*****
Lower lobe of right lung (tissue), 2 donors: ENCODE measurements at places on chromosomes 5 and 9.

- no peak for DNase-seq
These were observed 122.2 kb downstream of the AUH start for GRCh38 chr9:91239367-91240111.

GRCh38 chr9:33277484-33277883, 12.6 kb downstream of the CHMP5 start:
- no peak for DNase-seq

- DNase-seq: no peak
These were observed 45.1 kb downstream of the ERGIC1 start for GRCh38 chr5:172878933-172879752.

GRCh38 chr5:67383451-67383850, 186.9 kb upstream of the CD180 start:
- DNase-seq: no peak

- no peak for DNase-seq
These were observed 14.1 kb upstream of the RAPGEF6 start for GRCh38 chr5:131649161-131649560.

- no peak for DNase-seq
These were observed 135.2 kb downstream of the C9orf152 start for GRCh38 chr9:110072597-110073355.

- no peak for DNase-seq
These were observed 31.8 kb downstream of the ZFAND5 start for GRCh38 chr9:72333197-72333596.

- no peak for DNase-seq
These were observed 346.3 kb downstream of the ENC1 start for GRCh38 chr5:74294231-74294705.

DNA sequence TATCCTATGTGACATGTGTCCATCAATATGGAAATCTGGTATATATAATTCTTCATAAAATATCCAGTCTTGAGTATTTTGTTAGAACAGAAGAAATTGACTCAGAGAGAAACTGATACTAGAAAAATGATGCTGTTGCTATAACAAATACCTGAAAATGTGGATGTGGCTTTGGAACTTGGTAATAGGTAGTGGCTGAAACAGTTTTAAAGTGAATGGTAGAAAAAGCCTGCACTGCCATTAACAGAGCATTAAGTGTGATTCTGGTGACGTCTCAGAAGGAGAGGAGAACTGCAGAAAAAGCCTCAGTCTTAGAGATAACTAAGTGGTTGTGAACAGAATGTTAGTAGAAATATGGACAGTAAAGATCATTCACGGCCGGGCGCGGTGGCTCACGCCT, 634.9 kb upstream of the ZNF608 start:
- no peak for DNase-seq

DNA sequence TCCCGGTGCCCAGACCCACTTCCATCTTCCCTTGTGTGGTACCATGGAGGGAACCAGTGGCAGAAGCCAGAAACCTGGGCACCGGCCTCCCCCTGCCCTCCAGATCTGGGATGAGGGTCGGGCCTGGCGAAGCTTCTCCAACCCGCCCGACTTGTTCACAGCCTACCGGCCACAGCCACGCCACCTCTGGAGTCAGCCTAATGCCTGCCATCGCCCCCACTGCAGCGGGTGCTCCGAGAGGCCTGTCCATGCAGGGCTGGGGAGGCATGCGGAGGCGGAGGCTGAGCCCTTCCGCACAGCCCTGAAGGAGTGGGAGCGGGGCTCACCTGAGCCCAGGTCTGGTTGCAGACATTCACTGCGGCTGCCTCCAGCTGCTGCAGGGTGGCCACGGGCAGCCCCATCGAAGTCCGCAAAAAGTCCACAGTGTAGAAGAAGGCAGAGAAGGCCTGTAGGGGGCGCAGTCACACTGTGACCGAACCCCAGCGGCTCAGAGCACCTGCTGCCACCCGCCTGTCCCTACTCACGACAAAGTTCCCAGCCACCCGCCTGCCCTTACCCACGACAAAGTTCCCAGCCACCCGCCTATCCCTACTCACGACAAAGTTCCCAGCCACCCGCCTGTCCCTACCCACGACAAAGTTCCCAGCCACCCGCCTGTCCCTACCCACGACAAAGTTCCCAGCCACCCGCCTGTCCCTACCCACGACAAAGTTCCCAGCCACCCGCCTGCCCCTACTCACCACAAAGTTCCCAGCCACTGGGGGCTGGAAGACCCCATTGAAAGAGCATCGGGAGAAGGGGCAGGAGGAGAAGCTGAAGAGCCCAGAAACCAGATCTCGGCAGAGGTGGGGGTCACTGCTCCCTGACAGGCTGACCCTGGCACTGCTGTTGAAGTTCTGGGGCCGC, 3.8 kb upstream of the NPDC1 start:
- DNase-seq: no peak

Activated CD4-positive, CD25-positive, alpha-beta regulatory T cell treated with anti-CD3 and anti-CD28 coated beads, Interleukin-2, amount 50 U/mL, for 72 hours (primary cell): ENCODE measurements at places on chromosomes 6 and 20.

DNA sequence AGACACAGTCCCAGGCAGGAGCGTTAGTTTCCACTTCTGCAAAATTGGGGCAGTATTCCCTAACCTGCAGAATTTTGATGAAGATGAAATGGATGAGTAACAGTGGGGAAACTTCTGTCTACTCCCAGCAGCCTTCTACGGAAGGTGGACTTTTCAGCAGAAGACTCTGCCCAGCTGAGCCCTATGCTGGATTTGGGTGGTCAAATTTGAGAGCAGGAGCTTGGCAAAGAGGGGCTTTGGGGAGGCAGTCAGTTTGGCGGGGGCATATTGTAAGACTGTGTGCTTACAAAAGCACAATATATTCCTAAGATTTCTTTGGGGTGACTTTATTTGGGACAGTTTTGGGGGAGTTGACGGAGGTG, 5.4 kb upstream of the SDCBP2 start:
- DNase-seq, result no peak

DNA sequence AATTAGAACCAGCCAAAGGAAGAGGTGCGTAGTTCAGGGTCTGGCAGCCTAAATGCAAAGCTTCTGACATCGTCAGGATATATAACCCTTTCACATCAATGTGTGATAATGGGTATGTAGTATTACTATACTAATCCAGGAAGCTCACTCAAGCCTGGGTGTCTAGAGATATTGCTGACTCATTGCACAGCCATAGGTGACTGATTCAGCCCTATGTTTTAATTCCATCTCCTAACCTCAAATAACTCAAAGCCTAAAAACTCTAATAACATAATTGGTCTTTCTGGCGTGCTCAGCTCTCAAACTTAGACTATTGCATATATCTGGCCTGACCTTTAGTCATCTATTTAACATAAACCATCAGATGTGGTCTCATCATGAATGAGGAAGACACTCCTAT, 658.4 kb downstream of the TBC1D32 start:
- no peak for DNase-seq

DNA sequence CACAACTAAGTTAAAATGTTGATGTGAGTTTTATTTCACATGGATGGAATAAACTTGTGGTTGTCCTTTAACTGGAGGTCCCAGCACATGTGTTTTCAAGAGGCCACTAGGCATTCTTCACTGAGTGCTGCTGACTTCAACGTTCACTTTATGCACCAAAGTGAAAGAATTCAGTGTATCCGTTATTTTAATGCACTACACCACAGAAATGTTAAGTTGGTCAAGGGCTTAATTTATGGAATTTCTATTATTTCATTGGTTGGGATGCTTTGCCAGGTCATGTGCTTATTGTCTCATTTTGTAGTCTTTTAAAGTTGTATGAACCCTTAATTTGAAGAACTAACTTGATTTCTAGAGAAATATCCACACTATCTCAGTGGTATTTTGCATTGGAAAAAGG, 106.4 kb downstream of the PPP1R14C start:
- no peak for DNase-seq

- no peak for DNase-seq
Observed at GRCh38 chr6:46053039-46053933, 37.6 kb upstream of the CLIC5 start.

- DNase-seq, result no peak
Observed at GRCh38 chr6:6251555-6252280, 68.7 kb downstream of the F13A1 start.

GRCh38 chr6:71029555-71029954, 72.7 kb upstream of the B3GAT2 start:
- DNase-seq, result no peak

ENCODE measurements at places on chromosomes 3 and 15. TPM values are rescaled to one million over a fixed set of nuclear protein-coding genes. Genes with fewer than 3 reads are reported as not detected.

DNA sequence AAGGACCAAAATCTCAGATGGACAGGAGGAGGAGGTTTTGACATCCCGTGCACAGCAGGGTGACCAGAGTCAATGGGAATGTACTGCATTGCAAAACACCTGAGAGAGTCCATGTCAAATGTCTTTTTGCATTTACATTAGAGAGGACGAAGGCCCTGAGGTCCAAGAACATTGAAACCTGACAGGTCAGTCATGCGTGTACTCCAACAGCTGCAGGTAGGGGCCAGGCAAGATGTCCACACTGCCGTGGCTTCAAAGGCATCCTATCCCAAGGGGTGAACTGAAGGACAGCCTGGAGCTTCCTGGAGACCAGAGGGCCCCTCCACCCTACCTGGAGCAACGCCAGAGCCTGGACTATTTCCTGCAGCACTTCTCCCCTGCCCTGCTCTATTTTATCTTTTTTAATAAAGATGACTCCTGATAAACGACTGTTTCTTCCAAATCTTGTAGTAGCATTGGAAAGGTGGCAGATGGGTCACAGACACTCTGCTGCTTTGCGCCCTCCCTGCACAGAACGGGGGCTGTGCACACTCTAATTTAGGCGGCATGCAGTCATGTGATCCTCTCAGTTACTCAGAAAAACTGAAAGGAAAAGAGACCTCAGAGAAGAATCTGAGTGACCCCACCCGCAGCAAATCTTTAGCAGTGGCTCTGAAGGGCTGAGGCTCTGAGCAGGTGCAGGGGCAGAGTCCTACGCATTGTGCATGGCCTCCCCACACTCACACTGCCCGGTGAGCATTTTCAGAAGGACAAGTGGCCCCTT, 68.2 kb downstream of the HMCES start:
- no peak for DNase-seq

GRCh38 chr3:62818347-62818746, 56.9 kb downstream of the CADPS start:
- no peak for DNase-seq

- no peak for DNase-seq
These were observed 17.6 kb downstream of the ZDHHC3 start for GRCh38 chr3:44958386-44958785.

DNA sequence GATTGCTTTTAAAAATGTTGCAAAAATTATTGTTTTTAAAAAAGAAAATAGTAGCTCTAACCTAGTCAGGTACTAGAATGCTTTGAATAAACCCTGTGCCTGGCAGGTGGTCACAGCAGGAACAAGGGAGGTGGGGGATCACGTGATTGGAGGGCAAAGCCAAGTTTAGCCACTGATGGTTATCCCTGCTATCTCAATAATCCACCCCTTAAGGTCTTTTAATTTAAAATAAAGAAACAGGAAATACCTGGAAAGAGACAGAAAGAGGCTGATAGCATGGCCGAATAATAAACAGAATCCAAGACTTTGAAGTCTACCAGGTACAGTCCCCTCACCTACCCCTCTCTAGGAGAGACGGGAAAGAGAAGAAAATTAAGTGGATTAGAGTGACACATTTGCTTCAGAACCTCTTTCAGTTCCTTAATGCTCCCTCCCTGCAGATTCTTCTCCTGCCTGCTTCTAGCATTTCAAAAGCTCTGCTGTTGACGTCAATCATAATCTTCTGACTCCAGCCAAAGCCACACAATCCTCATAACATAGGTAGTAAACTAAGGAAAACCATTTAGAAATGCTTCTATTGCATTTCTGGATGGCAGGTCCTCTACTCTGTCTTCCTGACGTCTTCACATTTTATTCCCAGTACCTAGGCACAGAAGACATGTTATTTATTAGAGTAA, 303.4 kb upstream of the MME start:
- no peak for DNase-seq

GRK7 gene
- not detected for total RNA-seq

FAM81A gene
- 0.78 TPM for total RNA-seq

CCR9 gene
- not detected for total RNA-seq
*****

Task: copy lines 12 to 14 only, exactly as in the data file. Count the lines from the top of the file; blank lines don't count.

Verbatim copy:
- no peak for DNase-seq
These were observed 135.2 kb downstream of the C9orf152 start for GRCh38 chr9:110072597-110073355.

- no peak for DNase-seq